Ariane 5 lifts Japanese, South Korean satellites to Geostationary Transfer Orbit

by Chris Gebhardt

The second Ariane 5 mission of the year lifted off from the Guiana Space Centre in Kourou, French Guiana, in South America on a rideshare mission that launched the GEO-KOMPSAT-2B and JCSAT-17 satellites for South Korea and Japan, respectively.

The launch occurred at the opening of a 62 minute launch window at 22:18 UTC.

The rocket: 

The heavy lift champion of the European rocket family, Ariane 5 is the current iteration of the Ariane rocket and has been flying since 1996 with 106 missions (not counting this one) to its credit.

Unique among the rocket world, Ariane 5’s launch countdown actually reaches zero before its liquid fueled core stage engine, Vulcain 2, is ignited on the pad for 6.3 seconds of time to ramp up to full thrust and undergo health checkouts.

Once the on-board flight computers confirm the health of the Vulcain 2 engine, the commands are sent to light the two massive solid rocket boosters flanking the core stage, permitting liftoff underneath 13,000 kN (2,922,516 lbf) of thrust from the boosters and Vulcain 2 engine.

The Ariane 5 configuration for this mission. (Credit: Arianespace)

After clearing the lightning protection towers, Ariane 5 will perform a pitch in a roll manoeuvre to place itself onto the correct azimuth — or trajectory — for a flight to Geostationary Transfer Orbit (GTO) inclined 6° to the equator.

Ariane 5 is quite suited to these rideshare missions to GTO, with a launch site positioned within 3° of the equator allowing the rocket to maximise its own performance while utilising the most launch help given by Earth’s rotation due to the close proximity of the Guiana Space Center to the equator.

The solid rockets propelled Ariane 5 through the dense lower atmosphere before the rocket’s flight systems began to pitch the vehicle over in an effort to gain much more horizontal acceleration than vertical acceleration — exactly what was needed to obtain orbit.

After 2 minutes 21 seconds, the solid rockets burned out and jettisoned, leaving the core stage’s single Vulcain 2 to engine to continue taking the stack onward toward its orbital insertion point.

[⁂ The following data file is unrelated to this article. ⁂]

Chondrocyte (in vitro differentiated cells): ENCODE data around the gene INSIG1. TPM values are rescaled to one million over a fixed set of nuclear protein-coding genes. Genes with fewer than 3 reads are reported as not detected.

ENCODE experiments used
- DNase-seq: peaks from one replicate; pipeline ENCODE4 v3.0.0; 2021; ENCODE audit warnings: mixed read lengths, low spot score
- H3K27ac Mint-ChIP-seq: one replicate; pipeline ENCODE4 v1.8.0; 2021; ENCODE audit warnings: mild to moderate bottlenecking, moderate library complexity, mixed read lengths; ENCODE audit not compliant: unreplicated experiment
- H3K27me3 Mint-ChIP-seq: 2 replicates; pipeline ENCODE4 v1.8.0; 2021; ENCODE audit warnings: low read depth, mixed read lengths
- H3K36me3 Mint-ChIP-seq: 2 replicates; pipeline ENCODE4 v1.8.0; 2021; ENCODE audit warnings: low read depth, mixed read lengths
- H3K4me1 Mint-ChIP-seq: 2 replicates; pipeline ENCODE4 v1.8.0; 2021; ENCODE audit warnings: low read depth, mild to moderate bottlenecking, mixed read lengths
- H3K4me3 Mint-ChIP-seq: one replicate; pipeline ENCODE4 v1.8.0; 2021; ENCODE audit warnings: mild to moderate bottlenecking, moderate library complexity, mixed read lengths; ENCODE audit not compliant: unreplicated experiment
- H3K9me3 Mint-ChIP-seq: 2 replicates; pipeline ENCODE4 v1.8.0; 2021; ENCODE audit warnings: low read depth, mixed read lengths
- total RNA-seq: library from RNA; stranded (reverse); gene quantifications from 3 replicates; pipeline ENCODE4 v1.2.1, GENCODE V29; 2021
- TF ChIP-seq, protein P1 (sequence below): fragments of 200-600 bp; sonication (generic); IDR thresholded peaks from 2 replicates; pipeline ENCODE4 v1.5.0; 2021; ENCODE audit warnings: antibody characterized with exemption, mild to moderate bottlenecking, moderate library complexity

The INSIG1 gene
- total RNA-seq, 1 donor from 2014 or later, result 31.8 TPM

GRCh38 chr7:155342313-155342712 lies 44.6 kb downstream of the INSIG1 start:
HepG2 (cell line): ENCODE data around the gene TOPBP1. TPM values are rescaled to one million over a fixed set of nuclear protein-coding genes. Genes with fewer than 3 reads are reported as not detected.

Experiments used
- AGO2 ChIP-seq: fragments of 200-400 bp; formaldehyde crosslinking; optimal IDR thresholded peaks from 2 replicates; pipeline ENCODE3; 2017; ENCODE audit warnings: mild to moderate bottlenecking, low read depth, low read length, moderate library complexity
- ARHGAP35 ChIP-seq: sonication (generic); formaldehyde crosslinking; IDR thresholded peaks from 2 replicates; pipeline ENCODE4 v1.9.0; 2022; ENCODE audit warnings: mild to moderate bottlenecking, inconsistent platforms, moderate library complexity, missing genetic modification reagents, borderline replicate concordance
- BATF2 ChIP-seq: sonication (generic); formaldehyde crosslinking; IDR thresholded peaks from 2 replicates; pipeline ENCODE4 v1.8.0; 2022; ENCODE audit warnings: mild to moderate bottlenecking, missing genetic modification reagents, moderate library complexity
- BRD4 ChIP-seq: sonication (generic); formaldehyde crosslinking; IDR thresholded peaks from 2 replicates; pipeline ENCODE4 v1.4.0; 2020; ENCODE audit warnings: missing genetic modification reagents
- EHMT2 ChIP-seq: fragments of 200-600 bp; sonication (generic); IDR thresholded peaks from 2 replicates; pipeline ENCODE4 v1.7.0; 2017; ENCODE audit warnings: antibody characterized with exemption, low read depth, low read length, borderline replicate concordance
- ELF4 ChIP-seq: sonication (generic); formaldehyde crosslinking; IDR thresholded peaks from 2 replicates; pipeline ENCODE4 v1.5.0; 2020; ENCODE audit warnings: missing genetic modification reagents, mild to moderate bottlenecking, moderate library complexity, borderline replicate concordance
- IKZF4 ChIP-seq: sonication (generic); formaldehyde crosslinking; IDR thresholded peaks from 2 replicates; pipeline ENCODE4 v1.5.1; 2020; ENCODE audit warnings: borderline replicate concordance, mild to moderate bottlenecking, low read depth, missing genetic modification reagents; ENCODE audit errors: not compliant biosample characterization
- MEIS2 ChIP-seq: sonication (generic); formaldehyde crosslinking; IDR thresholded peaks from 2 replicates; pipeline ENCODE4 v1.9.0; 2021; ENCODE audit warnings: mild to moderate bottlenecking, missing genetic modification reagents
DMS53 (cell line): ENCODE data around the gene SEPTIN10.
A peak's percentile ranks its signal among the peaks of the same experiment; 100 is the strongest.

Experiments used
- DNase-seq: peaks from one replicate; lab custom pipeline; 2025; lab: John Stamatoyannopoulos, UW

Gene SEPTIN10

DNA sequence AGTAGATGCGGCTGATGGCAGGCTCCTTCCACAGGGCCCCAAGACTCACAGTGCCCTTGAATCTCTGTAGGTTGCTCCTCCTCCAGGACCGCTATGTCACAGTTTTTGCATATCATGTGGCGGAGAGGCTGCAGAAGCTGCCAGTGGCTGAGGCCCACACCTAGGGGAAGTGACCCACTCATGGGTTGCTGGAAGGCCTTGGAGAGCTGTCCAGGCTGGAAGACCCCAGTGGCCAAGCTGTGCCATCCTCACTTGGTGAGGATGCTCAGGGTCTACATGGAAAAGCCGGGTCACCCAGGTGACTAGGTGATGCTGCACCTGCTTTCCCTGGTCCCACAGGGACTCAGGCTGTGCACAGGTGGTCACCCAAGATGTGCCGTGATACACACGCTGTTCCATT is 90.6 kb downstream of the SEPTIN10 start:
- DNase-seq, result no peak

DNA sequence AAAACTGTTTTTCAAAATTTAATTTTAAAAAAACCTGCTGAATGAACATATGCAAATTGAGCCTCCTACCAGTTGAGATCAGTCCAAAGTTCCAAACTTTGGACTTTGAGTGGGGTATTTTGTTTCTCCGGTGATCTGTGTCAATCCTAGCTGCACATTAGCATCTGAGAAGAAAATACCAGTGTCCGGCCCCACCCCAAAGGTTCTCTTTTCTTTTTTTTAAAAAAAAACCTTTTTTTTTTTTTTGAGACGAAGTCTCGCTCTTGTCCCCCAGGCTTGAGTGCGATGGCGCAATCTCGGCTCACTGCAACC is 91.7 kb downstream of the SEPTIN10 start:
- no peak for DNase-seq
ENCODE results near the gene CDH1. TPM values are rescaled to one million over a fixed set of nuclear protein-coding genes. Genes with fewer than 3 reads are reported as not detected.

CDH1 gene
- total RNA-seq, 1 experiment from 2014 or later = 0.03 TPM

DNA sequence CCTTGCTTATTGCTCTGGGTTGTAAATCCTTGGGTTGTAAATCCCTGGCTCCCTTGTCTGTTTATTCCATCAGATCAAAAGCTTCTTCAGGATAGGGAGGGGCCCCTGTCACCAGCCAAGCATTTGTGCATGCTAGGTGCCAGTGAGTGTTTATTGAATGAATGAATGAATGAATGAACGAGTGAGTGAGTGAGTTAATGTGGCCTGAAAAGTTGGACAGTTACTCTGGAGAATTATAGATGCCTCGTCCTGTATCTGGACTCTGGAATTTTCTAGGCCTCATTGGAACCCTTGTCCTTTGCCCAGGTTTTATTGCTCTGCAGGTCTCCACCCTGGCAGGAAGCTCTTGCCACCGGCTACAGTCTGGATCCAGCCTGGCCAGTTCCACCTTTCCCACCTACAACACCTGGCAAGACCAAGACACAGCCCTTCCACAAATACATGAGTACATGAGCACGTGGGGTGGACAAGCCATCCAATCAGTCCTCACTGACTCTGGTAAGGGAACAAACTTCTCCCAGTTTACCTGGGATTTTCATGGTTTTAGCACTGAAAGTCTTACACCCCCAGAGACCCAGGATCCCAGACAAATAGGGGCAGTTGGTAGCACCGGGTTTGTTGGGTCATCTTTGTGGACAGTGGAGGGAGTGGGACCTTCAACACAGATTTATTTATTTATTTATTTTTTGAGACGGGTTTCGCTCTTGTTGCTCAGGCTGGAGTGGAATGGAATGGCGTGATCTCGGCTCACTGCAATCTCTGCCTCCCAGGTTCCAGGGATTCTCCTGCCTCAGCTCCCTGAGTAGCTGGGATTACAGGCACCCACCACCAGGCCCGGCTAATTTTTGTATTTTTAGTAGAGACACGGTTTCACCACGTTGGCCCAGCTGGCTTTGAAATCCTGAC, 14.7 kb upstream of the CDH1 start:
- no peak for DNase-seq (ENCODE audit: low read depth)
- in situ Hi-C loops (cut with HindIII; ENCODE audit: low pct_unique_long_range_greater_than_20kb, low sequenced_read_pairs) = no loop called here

In total, the Vulcain 2 engine burned for 8 minutes 39 seconds before depleting its liquid hydrogen and liquid oxygen fuel reserves and shutting down. 

Core stage separation then occurred, followed shortly thereafter by ignition of the single engine ECS-D (Etage Supérieur Cryogénique-D) upper stage.

The mission timeline from T0 to GEO-KOMPSAT-2B deployment. (Credit: Arianespace)

This upper stage burned continuously for nearly 16 minutes 26 seconds, resulting in a total near-continuous burn time of the Ariane 5 rocket for 25 minutes 24 seconds to insert its two passengers into GTO.

This 25 minute burn is also unique among launchers going to GTO, differing in the major way that almost every other rocket burns first into a parking orbit and then coasts before initiating its upper stage engine again for the injection to GTO.

Ariane 5 does it all in a single upper stage burn.

At ECS-D upper stage engine cutoff, Ariane 5’s passengers were in a 250 x 35,786 km orbit inclined 6° to the equator.

The first passenger to separate was JCSAT-17 from SKY Perfect JCSAT Corporation of Japan.


Riding in the upper passenger position on this launch, JCSAT-17 is the latest in a series of telecommunication satellites for SKY Perfect JCSAT Corporation.